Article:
2-tier electricity, many consequences – Part 2: Smoke and mirrors

In part 2 we examine the link between two tier hydro and Valemount’s notorious wood smoke problem; the community boasts the worst air quality in the province on average.

by Andru McCracken


Jeff Jewett, the owner of Bikes and Bites is building a house in Valemount, but choosing a heating system for his new place is causing him no small amount of duress. /ANDRU MCCRACKEN

Cynthia Piper was on council in 2008 when BC Hydro announced their new two tier system to the Valemount Village council.  Piper recalls platitudes from the presenters who suggested that in Vancouver and Valemount electricity usage was about the same.

Piper had just converted to electric heat from oil.

“I was just livid,” said Piper. “I put in hydro because it was cheaper, three months later, BC Hydro put their rates up,” she said. “I got a hydro bill for $1300. I said, ‘Not in this lifetime.’”

At that time Piper second-guessed the claim that two tiers would be good for the environment, since the new rates seemed to cause people to turn to heating with fossil fuels and wood.

“It’s just absolutely insane,” said Piper. “People are burning wood, just for the fact that hydro is so expensive.”

Piper said she’d love to have access to natural gas, but it’s not available.

She couldn’t believe BC Hydro would design a two tier program, when electricity demand varies so much across the province, from home heating to plugging in vehicles.

Kiba and Alex Dempsey felt the pinch of two tier hydro rates when they moved into Valemount from Tete Jaune a few years ago.

“When we first moved here, our house was 100% electric heat. We didn’t realize until the winter time we were paying $3,300 a year for electric only,” said Kiba.

In a bid to keep their heating bill down, the family lowered the thermostat and donned sweaters, an energy saving move advocated by BC Hydro, but even with the temperature in the bedrooms dipping to 12 degrees Celsius at night, the electric bill was unaffordable.

Both Alex and husband Kiba are IT professionals, but they found the cost of electricity out of sight.

They did the math and soon realized that getting an efficient wood stove, an Apex Blaze King with a catalytic converter would pay for itself in four years. It was an $11,000 investment.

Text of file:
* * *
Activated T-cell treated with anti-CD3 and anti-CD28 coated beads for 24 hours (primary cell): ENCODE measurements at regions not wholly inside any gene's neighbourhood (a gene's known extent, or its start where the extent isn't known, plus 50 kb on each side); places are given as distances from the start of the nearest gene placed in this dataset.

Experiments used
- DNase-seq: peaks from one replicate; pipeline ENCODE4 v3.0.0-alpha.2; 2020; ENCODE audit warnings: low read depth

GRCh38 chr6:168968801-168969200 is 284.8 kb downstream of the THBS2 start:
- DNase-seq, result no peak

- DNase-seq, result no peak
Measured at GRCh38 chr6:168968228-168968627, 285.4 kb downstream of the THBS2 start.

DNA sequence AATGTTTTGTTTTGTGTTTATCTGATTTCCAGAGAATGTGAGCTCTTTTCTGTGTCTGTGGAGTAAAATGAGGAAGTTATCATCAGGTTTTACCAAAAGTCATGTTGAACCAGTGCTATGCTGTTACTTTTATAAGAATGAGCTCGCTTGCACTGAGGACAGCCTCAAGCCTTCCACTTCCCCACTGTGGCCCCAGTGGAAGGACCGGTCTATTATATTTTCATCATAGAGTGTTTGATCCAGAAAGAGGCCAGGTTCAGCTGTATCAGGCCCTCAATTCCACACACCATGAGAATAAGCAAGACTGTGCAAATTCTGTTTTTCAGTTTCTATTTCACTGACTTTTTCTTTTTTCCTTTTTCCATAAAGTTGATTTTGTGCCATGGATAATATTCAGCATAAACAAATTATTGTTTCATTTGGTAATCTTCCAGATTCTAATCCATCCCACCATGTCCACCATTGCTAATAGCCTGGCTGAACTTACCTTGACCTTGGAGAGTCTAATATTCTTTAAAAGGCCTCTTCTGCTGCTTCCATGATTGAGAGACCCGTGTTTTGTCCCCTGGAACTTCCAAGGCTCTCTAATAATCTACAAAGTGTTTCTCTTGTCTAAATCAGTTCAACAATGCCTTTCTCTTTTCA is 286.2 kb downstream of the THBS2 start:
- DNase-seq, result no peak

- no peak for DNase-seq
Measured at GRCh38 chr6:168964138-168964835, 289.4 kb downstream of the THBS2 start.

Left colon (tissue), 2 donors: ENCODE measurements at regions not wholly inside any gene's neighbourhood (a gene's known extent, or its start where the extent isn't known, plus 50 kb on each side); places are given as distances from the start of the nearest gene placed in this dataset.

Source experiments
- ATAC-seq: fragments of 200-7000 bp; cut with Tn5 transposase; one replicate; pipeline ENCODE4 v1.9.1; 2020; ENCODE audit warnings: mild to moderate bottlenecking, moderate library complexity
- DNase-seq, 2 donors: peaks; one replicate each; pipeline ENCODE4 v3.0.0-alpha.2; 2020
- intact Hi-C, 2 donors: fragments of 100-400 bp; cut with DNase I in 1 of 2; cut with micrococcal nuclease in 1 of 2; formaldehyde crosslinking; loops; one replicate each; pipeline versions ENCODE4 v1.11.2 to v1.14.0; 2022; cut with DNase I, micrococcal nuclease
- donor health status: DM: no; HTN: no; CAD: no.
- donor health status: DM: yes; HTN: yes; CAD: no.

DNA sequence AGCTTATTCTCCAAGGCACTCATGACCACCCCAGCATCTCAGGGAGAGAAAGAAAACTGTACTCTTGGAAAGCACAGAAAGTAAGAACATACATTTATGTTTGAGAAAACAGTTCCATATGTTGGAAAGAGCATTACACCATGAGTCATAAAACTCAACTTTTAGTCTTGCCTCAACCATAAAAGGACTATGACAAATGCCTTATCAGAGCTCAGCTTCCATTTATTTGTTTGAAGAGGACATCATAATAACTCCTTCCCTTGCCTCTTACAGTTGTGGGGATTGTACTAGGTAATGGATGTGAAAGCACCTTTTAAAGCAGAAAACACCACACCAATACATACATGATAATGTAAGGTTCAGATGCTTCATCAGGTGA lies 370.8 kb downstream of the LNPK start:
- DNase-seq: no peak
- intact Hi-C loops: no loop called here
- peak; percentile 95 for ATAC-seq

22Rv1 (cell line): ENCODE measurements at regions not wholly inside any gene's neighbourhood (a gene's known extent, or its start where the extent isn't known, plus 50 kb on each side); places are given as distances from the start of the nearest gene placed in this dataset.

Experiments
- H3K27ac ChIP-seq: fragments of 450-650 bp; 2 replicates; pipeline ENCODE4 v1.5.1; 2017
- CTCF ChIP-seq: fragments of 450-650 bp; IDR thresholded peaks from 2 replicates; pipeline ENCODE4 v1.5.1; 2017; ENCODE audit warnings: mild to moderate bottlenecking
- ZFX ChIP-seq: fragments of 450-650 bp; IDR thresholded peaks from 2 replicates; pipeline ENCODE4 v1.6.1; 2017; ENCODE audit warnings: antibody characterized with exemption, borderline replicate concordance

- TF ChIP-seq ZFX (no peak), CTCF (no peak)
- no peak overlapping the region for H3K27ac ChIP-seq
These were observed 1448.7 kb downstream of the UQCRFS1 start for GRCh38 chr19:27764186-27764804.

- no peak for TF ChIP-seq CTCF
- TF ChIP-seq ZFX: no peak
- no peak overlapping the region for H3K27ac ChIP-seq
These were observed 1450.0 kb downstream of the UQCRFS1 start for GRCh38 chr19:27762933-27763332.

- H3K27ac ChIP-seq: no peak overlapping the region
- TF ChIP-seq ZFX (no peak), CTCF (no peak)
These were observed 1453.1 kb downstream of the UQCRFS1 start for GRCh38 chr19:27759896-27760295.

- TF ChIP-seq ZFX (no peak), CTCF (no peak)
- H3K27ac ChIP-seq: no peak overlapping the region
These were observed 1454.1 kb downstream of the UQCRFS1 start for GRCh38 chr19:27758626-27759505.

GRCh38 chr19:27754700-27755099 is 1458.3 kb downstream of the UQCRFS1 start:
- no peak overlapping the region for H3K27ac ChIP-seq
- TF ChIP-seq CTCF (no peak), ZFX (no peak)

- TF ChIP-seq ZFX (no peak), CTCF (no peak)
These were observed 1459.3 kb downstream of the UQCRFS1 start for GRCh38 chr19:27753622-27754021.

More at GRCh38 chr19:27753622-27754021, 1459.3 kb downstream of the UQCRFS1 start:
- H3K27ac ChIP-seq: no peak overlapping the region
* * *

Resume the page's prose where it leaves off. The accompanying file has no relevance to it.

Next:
“We couldn’t afford it,” said Kiba.  “Now in four years we’ll be paying $200 a year less on our [expenses].”

“Instead of $319 per month we are paying $100 per month,” said Alex.

Kiba said they chose an efficient model out of concern for Valemount’s air quality and the environment.

“If we had geothermal we would have gone for that even if it was bit more,” he said.

Robert Hoskins is a retired RCMP officer and like many in Valemount he lives on a fixed income and does what he can to keep the electric bill low. But despite his efforts, he still pays $198 per month on 12 equal payments, about $2400/year. His electric baseboard heaters are only for backup; his main heat is wood.

“I keep the heaters on minimum. If I go out and there’s no fire going, it goes down to 16 degrees, so they’re only acting as back up heat,” he said. “I don’t want to turn on the lights, so I keep one light on in the evening and it’s an LED light.”

Hoskins said he watches TV, but it’s not huge, and he uses his computer once in a while.

He figures one of the big contributors to the sky high bills is his laundry dryer.

“It seems like a heck of a lot of money for power,” said Hoskins, “and then they talk about burning less wood.”

Hoskins said the amount he spends on power impacts the amount he spends on groceries and how often he goes out.

Electricity from BC Hydro may be expensive, but so are other forms of heat.

Jeff Jewett, the proprietor of Bikes and Bites, is building a home on Valemount’s Main Street, but is currently living in an older home on Cedar St. that heats with propane. Despite his family’s efforts to keep bills down, they’ve gone through $660 of propane over the last six weeks.“It’s crazy,” he said.

His home was built in the 60s.

“We’ve got our furnace cranked down and I watch TV under my blanket,” he said.

Needless to say, Jewett is carefully weighing how he’ll heat his new place.

“I wake up in the middle of the night asking myself what heating should I use?” he said.

He’s considering wood heat and infloor heating.

In part three: We’ll hear from BC Hydro about their plans to reform the system, from the provincial government, from leader of the Green Party Andrew Weaver, and MLA Shirley Bond.

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